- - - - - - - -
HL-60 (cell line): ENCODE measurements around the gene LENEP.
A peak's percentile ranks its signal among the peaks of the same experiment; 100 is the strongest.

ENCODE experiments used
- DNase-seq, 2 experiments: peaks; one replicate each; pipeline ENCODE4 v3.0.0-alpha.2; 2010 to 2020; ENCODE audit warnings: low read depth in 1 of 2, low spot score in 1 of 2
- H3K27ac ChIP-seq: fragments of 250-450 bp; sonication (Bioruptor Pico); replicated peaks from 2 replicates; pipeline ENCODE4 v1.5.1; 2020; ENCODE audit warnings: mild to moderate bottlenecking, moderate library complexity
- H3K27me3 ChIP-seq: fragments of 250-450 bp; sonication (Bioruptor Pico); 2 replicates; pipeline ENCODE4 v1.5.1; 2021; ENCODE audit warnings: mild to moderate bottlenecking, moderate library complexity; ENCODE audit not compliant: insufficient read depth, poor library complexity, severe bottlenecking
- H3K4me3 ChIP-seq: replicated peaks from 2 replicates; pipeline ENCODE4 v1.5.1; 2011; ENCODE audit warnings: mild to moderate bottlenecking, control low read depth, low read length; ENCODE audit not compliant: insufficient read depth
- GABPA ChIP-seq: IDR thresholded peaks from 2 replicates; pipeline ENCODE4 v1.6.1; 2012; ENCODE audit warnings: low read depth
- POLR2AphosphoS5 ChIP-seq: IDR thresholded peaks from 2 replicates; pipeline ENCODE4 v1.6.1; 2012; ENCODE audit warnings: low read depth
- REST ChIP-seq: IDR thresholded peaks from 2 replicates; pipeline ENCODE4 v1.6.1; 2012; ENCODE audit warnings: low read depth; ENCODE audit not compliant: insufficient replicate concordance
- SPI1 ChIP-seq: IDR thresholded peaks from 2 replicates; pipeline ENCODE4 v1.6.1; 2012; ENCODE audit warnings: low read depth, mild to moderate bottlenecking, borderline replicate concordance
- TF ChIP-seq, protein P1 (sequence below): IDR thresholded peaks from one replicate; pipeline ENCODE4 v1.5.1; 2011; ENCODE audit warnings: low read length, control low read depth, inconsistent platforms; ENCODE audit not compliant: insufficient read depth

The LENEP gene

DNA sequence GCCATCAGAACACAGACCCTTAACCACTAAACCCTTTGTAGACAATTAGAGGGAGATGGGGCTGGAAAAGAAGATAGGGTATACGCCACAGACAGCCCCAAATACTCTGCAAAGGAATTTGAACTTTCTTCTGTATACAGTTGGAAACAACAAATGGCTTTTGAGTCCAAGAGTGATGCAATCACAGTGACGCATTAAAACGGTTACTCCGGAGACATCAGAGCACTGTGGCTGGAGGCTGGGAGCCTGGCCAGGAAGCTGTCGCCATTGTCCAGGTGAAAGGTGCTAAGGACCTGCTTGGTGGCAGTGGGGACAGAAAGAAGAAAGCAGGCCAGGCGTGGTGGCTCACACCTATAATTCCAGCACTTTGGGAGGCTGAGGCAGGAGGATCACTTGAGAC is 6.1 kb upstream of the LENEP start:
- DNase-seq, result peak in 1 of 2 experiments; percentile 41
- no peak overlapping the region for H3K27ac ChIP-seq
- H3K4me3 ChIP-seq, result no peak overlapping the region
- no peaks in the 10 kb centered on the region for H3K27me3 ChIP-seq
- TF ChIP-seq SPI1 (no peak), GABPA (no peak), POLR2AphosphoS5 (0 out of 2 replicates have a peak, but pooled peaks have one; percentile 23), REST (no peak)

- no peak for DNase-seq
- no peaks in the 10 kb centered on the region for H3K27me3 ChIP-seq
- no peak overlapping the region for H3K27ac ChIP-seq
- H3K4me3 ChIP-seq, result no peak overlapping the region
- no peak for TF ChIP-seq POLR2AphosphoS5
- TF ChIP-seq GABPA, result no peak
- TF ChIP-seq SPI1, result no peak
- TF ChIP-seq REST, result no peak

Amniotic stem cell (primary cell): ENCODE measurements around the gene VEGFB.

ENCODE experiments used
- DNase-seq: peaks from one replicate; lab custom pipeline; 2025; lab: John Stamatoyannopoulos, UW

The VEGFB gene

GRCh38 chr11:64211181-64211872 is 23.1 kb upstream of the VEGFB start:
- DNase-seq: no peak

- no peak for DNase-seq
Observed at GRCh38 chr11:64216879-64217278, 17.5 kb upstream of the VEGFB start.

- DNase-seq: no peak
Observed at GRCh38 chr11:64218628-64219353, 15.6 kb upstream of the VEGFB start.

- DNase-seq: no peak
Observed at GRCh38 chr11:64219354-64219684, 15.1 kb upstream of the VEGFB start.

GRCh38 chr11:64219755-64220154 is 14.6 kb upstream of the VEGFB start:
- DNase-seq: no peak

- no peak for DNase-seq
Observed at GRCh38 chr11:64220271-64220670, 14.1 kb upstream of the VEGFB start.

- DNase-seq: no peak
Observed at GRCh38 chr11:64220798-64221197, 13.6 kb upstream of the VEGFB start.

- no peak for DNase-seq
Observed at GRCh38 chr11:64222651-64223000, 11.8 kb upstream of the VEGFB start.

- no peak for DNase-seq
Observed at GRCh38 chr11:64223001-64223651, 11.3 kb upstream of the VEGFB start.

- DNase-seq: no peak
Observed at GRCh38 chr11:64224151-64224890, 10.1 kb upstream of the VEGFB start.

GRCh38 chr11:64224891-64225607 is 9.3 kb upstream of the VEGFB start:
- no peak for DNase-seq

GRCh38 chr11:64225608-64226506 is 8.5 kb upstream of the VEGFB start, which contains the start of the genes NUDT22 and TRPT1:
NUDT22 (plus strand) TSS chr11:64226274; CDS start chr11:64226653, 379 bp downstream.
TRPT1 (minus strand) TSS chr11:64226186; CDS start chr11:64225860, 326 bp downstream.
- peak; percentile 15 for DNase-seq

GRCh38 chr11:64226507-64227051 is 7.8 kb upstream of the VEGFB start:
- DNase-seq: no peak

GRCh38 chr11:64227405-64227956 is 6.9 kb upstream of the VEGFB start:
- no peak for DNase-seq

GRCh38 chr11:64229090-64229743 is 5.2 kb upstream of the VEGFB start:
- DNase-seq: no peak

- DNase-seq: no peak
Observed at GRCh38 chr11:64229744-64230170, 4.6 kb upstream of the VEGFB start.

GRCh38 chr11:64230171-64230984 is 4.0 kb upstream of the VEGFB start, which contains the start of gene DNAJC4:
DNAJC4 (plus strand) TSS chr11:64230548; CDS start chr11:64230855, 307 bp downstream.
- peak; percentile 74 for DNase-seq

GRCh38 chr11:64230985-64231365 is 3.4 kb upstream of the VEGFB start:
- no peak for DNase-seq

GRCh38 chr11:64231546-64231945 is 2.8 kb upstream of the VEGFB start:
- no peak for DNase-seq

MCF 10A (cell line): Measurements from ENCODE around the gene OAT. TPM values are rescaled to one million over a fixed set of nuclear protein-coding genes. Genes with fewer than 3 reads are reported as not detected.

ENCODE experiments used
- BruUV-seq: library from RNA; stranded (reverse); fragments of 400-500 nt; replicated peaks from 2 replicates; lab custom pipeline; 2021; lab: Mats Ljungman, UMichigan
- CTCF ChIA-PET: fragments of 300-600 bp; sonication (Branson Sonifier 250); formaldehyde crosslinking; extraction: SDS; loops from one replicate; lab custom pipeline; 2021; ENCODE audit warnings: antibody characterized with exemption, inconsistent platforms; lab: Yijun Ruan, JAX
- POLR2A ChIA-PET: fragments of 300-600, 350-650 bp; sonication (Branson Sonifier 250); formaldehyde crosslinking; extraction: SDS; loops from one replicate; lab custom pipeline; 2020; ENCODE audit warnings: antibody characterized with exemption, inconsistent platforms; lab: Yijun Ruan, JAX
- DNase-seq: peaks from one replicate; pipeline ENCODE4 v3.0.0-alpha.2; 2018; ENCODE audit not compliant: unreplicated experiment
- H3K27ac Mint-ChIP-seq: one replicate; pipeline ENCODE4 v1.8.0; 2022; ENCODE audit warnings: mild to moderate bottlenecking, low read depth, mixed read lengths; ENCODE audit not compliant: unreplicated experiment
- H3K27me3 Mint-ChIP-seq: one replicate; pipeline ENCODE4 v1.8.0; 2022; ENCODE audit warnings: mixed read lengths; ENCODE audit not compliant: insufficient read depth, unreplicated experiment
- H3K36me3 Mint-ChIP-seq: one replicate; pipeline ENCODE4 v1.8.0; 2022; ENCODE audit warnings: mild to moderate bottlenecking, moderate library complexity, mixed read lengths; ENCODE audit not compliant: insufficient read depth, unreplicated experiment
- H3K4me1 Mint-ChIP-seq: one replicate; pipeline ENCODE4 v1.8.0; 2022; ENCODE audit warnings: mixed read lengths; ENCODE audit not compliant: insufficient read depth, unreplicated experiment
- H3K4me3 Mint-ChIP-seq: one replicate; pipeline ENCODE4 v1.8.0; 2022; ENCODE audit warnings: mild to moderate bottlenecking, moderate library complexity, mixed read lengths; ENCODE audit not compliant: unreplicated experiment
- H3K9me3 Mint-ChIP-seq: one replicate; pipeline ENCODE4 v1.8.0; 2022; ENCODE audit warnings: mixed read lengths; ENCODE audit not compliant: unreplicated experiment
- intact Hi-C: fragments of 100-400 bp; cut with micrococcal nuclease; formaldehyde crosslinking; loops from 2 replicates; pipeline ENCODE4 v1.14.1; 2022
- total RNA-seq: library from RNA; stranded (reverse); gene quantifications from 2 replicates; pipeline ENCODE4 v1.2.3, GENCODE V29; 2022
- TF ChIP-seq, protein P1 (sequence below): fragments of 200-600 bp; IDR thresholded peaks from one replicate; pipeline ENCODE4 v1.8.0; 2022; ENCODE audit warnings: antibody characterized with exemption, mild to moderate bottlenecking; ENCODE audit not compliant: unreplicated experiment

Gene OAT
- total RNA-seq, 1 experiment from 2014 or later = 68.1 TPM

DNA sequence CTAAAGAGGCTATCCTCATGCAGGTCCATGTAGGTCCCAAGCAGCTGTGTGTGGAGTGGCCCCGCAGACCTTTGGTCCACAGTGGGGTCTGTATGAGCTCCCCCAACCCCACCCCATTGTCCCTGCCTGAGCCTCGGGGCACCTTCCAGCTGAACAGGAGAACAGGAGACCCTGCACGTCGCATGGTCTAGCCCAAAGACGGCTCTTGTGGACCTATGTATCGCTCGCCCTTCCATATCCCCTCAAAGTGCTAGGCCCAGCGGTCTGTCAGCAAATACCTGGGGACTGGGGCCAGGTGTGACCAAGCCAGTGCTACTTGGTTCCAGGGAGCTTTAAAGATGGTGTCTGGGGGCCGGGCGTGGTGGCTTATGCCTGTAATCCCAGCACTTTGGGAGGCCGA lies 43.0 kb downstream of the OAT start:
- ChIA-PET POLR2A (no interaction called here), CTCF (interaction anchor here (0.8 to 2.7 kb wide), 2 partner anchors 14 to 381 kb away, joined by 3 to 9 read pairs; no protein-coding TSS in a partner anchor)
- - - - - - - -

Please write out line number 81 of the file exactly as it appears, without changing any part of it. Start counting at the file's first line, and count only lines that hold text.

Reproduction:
- H3K36me3 Mint-ChIP-seq: one replicate; pipeline ENCODE4 v1.8.0; 2022; ENCODE audit warnings: mild to moderate bottlenecking, moderate library complexity, mixed read lengths; ENCODE audit not compliant: insufficient read depth, unreplicated experiment